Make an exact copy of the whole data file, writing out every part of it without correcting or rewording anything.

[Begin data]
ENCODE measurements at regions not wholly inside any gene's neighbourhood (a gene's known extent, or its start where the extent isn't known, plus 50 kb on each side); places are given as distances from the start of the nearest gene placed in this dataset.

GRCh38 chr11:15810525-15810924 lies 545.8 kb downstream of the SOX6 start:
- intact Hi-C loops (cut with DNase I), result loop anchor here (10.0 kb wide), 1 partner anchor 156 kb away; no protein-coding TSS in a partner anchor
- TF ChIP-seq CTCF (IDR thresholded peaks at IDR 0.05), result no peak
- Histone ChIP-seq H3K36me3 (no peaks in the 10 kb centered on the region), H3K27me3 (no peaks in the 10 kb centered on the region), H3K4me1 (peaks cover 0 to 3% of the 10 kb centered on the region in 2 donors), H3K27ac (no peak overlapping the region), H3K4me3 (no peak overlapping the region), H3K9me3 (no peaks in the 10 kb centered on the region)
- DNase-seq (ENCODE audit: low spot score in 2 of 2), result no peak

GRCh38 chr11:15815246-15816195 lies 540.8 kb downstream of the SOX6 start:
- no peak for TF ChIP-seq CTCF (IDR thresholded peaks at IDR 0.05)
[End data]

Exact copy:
ENCODE measurements at regions not wholly inside any gene's neighbourhood (a gene's known extent, or its start where the extent isn't known, plus 50 kb on each side); places are given as distances from the start of the nearest gene placed in this dataset.

GRCh38 chr11:15810525-15810924 lies 545.8 kb downstream of the SOX6 start:
- intact Hi-C loops (cut with DNase I), result loop anchor here (10.0 kb wide), 1 partner anchor 156 kb away; no protein-coding TSS in a partner anchor
- TF ChIP-seq CTCF (IDR thresholded peaks at IDR 0.05), result no peak
- Histone ChIP-seq H3K36me3 (no peaks in the 10 kb centered on the region), H3K27me3 (no peaks in the 10 kb centered on the region), H3K4me1 (peaks cover 0 to 3% of the 10 kb centered on the region in 2 donors), H3K27ac (no peak overlapping the region), H3K4me3 (no peak overlapping the region), H3K9me3 (no peaks in the 10 kb centered on the region)
- DNase-seq (ENCODE audit: low spot score in 2 of 2), result no peak

GRCh38 chr11:15815246-15816195 lies 540.8 kb downstream of the SOX6 start:
- no peak for TF ChIP-seq CTCF (IDR thresholded peaks at IDR 0.05)